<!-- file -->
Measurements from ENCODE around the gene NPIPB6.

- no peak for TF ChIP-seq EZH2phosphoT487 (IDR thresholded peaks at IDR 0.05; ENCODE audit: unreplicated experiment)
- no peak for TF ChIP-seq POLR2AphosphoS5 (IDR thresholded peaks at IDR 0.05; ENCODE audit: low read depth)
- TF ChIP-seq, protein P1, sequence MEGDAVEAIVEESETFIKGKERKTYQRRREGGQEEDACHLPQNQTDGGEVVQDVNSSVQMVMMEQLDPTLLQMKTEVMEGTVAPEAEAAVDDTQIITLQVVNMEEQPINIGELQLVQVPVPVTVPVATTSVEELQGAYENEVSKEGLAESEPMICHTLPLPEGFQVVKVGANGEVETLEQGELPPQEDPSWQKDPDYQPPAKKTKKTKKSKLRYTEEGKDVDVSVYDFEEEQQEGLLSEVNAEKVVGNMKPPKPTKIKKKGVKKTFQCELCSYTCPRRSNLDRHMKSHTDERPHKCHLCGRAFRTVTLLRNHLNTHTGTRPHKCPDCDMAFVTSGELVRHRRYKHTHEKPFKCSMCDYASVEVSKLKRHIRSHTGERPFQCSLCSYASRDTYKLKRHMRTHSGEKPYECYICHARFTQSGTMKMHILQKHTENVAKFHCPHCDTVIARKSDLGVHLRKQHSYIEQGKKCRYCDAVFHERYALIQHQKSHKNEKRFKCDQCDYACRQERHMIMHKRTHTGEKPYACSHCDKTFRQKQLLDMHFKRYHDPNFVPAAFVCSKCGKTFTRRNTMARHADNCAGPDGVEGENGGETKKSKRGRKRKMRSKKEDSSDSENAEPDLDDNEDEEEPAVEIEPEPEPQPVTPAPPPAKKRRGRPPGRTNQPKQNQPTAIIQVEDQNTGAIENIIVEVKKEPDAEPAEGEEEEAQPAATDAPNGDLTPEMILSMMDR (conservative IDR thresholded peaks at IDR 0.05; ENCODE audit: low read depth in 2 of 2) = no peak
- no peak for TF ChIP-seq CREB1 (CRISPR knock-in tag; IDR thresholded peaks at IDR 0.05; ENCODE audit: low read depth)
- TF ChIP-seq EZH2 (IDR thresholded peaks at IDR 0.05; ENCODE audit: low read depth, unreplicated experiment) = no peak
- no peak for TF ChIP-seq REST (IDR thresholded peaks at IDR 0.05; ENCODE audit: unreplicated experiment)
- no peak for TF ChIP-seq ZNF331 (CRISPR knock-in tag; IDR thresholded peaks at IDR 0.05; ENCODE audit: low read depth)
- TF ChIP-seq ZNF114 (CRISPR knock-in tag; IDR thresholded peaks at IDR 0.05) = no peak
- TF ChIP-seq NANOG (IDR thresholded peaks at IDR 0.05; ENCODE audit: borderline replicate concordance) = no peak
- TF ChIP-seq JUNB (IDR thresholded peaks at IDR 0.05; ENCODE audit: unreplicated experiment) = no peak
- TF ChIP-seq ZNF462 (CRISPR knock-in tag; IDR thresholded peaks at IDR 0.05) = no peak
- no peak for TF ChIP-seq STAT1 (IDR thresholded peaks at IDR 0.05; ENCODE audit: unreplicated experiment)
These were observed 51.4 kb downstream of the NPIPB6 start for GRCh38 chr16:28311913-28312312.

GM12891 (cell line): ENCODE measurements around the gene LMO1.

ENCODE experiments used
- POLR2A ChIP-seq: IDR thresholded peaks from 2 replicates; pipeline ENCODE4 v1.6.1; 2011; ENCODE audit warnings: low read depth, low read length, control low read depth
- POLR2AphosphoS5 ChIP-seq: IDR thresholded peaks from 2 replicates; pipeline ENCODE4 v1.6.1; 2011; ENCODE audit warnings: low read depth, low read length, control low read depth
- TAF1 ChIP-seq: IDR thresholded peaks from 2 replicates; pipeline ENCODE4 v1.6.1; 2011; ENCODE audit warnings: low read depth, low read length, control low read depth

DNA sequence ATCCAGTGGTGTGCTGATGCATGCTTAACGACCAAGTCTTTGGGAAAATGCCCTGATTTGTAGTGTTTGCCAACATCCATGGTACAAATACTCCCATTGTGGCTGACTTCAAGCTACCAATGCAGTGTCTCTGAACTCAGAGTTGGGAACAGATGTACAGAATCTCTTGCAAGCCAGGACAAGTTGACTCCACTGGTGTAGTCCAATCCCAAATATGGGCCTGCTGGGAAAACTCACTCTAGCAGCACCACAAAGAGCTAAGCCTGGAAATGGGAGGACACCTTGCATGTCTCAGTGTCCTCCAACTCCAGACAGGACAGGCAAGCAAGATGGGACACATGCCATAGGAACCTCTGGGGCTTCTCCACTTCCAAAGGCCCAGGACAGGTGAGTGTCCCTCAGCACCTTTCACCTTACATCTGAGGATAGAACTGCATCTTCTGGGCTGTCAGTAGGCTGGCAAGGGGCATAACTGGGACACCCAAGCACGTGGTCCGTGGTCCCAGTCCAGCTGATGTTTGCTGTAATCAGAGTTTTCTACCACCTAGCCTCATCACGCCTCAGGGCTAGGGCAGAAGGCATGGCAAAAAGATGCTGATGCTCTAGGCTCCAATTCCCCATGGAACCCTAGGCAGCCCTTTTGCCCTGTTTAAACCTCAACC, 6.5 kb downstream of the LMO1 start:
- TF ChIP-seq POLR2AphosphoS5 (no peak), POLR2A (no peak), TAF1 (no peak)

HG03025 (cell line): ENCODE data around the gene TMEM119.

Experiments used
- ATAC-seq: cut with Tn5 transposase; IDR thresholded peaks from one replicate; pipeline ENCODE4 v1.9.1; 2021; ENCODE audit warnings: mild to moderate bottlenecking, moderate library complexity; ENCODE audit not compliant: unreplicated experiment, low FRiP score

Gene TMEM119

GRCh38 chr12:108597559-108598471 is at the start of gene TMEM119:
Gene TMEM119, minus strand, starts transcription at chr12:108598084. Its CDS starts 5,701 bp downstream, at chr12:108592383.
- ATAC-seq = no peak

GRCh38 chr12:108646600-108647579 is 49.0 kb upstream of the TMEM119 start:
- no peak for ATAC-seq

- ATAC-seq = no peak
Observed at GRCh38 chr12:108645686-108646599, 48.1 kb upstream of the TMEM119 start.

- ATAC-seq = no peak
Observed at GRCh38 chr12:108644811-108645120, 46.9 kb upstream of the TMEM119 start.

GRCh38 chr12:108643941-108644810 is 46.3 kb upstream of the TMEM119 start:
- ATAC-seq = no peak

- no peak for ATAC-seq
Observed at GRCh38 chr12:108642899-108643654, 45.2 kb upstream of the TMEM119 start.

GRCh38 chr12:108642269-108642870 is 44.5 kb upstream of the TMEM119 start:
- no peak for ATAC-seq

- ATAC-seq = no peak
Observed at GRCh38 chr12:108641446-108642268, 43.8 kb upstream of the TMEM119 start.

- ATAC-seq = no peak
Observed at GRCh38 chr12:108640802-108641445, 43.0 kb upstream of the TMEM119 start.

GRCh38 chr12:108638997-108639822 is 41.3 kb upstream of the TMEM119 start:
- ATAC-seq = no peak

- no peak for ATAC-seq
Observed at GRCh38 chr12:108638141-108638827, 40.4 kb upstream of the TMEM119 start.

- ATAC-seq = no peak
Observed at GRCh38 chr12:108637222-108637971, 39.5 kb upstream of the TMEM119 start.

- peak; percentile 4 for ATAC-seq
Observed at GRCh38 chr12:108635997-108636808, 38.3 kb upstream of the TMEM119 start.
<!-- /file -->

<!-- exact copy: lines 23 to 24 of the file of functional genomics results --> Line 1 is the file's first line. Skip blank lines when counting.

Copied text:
Experiments used
- ATAC-seq: cut with Tn5 transposase; IDR thresholded peaks from one replicate; pipeline ENCODE4 v1.9.1; 2021; ENCODE audit warnings: mild to moderate bottlenecking, moderate library complexity; ENCODE audit not compliant: unreplicated experiment, low FRiP score